Nepal | January 19, 2021

Will Nepal be able to meet its goal of drawing million visitors this year?

Sujan Dhungana
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Kathmandu, November 24

Did the government set its sight too high when announcing the plan in 2011 to draw a million foreign visitors to the country every year?

It would seem so as the set target may not be met this year as well. The flow of foreign tourists coming to Nepal had been encouraging until last month and tourism officials were optimistic about meeting the one-million goal this year. However, security concerns related to the elections in recent days has been dissuading tourists, according to tourism entrepreneurs.

Moreover, the Embassy of the United States in Nepal recently issued a security alert targeting US citizens urging them to be vigilant and avoid polling locations, political party offices, candidate rallies, and other election-related events in the days before, during, and after the elections.

Arrival figures

Year

Tourists

2011

736,215

2012

803,092

2013

797,616

2014

790,118

2015

554,747

2016

729,550

2017 (till Oct-end)

752,000

 

“Review your personal security plans, monitor local news stations for updates and maintain a high level of vigilance and take appropriate steps to enhance your personal security,” the US Embassy has urged its citizens in a statement.

Vinayak Shah, spokesperson for Hotel Association Nepal (HAN), opined that foreign tourists might be discouraged to visit Nepal in such circumstances. “The government should rightly issue a notice ensuring security to foreign tourists in the country,” he said.

Shah believes that Nepal can still draw one million tourists this year if the government timely conveys the message to potential foreign tourists that they are secure in the country.

“However, the government’s failure to assure foreign tourists that they will be safe in the country could encourage them to cancel their scheduled visit to Nepal thereby hitting the country’s target to draw one million tourists,” said Shah.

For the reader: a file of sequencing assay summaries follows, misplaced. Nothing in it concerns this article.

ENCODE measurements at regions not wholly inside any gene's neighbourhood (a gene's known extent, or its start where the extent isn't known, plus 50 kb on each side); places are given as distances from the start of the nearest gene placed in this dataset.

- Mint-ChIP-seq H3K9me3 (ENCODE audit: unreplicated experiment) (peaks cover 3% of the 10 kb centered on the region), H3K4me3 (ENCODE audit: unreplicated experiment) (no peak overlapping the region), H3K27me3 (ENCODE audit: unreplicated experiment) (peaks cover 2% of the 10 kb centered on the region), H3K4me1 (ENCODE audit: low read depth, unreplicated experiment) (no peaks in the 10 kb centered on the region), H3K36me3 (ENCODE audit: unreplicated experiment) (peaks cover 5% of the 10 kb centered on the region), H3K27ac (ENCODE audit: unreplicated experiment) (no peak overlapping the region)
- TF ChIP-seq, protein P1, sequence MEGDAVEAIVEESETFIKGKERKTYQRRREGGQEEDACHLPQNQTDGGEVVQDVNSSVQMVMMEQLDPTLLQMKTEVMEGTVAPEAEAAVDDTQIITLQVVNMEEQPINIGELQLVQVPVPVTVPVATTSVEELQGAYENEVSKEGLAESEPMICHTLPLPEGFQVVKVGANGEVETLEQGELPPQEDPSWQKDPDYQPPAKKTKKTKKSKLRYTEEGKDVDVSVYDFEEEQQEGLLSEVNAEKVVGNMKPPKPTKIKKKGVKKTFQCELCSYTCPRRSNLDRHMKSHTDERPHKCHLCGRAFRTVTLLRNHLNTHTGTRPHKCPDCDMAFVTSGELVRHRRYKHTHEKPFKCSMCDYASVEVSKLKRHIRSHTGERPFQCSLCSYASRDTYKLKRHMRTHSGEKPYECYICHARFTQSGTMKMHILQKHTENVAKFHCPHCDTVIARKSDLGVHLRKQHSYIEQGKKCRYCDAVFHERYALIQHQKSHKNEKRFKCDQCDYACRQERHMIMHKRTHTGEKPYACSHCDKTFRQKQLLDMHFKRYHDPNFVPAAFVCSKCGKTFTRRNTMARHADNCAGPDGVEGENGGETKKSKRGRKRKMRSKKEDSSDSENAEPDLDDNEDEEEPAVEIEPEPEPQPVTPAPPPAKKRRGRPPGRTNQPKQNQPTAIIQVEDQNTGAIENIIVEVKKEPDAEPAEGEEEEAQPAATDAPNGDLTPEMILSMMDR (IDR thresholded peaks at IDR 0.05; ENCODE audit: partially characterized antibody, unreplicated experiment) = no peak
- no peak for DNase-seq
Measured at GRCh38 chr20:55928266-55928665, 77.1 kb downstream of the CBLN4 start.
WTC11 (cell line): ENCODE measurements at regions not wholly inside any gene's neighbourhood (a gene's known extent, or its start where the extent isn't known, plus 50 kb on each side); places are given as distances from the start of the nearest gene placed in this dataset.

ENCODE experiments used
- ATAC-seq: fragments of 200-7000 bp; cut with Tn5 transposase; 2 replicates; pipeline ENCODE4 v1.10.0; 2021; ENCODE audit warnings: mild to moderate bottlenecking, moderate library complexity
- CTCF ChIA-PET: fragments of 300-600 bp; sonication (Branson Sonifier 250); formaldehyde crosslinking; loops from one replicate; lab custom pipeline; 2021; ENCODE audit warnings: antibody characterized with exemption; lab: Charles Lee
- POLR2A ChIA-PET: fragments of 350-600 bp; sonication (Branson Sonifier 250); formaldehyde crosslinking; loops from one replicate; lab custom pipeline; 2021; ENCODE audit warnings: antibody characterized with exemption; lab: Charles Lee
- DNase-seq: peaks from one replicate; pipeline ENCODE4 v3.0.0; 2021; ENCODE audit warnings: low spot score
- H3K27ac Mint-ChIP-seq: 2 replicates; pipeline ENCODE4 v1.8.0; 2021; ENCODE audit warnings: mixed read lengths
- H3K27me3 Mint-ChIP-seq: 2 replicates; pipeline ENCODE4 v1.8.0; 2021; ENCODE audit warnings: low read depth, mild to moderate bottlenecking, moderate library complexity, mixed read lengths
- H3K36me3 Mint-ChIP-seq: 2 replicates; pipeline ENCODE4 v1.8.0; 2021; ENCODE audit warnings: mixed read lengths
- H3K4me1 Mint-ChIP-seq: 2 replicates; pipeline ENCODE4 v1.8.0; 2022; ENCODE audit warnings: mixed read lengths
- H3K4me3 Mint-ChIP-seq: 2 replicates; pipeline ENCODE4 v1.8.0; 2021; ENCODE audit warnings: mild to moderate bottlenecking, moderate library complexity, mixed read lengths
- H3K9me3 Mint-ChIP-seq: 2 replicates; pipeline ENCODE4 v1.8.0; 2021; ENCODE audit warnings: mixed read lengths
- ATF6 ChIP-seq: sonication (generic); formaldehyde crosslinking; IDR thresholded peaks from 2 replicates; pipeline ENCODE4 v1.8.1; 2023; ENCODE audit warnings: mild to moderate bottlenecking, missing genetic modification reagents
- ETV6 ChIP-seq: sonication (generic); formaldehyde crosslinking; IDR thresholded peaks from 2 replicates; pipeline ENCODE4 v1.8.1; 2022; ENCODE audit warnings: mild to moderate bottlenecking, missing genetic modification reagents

As per statistics of the government, 803,092 foreign tourists had visited Nepal in 2012 — the highest annual number of foreign tourists that the country has received so far. Foreign tourist arrival has been dwindling ever since.

Data show that 797,616 foreign tourists visited Nepal in 2013 and 790,118 in 2014. Foreign tourist arrivals dropped sharply to 554,747 in 2015 following the devastating earthquake. Tourist arrivals recovered slightly in 2016 as 729,550 foreigners visited the country that year.

However, hinting towards a sign of recovery in the domestic tourism industry and taking the country nearer to its annual target of one million foreign tourists, almost 752,000 foreign tourists have already visited Nepal till October-end this year.

Government officials also believe that the recent security concerns targeting the elections might create negative perception among tourists planning a trip to Nepal. “We are optimistic that the first phase of provincial and parliamentary elections will conclude in a peaceful manner. If the first phase election slated for Sunday is peaceful, this will give message to tourists that the second phase of election will also be peaceful, which will ultimately not hamper the flow of foreign tourists,” said Deepak Raj Joshi, chief executive officer of Nepal Tourism Board (NTB).

Though foreign tourist arrival target for November has been affected slightly following security concerns, Joshi informed that foreign tourists have not cancelled their travel bookings for December.

The government had set a target to draw at least 150,000 foreign tourists in November and 100,000 in December, thereby achieving the country’s target to draw one million tourists annually.

“If the situation does not deteriorate further, we are still closer to the goal of drawing one million tourists. However, the next two-three days are crucial for us as it reflects the manner in which the second phase of parliamentary and provincial elections will be held,” Joshi said.


A version of this article appears in print on November 25, 2017 of The Himalayan Times.


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